## Misguided warheads in the classroom

##### Oct 28, 2014

Alberto Cairo just gave a wonderful talk to my workshop, in which he complains about the state of dataviz teaching. So, it's quite opportune that reader Maja Z. sent in a couple of examples from a recent course on data visualization for academics. She was surprised to see these held out as examples of good work. I'll discuss one chart today, and the other one some other day.

The original is from a Korean newspaper.

The instructor for the course praised this chart for this principle: "always try to find a graphic that relates to your subject, like the bullets here representing military spending, and use it in the chart."

For students who take my class, they learn the opposite lesson: I like to say imagery often backfires. I do like charts with imagery that makes the data come alive but more often than not, the designer falls in love with the imagery and let the data down.

This chart presumably shows the top 10 military spenders in the world by total amount spent in 2013. You'd think that the Chinese spent a bit more than half what the Americans did. But the data labels say \$640 billion vs \$188 billion, only about 30%. Next, the Russian spend is 46% of the Chinese according to the data, etc. So, is this really a data visualization or just some pictures with numbers printed next to them?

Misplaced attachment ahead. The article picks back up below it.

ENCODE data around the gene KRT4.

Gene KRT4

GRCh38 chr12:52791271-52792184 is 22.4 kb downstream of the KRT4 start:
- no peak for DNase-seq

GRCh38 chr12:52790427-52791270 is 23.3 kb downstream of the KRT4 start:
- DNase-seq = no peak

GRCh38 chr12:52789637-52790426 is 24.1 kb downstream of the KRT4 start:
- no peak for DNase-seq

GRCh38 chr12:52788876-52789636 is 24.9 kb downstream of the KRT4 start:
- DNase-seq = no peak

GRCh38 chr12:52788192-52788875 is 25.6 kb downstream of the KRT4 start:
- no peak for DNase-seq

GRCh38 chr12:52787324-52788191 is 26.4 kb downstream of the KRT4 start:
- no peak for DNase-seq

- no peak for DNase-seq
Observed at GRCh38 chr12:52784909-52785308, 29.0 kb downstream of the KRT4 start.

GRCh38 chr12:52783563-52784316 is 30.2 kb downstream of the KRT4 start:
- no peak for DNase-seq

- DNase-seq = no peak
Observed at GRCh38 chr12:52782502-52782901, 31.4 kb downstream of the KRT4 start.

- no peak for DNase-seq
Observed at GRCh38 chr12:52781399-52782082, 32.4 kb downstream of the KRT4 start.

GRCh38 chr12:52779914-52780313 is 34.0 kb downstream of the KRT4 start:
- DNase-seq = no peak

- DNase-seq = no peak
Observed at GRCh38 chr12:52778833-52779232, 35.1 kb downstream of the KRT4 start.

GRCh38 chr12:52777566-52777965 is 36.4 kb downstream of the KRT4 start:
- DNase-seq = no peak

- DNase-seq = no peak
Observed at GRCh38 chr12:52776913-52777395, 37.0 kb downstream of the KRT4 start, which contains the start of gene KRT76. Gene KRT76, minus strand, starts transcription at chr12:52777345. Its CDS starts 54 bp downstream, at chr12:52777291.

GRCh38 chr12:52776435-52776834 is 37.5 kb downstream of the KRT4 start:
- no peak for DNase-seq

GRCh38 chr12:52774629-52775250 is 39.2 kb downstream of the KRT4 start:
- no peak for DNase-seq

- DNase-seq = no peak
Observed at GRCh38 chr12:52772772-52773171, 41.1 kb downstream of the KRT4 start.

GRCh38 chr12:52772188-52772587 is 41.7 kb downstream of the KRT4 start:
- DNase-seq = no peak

It's possible that the data is encoded in the surface areas or the volumes of these warheads but in reality, this is a glorified column chart, so most readers will respond to the heights of the columns.

Perhaps the shadows are there to demonstrate shadow spending.

***

The designer seems to appreciate that total spending is not necessarily a great metric. Spending as a proportion of GDP is provided as a secondary metric. I'm not so sure what to make of this though: should we expect richer nations to need/want to spend more building bombs and such? It just doesn't seem very logical to me.

Instead, a more meaningful metric might be military spending per capita. Controlling for population seems somewhat logical; the more people you have to protect, the more money you have to spend.

In the end, I made this scatter plot that tries to have it both ways:

(The percentages are of GDP.)

Here, we can see that Saudi Arabia and the U.S. are particularly aggressive spenders, spending over \$2000 per person per year. The respective two dots are way above the average line (for the top 10 spenders). At the richer end of the scale, the American spending is way above the international average. On the other hand, Japan and Germany both spend significantly less than would be predicted by their GDP per capita levels.

Of note, readers more easily relate to the per-capita numbers than the aggregate figures in the original chart. They learn, for instance, that Saudi Arabia's average GDP was \$27,000 per head, of which \$2,500 went to arming itself up.

### Comments

You can follow this conversation by subscribing to the comment feed for this post.

It's still not a simple comparison. The US is also easily the largest contributor to NATO (in both dollars and troops), and many European countries may actually spend far less than they would otherwise by relying on NATO. In that sense, the US is subsidizing the military spending of those countries.

Tristan: A valid point. Care to show us your analysis?

Also, the image of a bullet/warhead/mushroom cloud/whatever isn't...a sympathetic one. I imagine there are others like me that would be turned off by it and totally stop reading, let alone get it closer to my face in order to read the tiny print with the actual data. Graphics as a replacement for chart body only make sense when neutral. In my experience.

The comments to this entry are closed.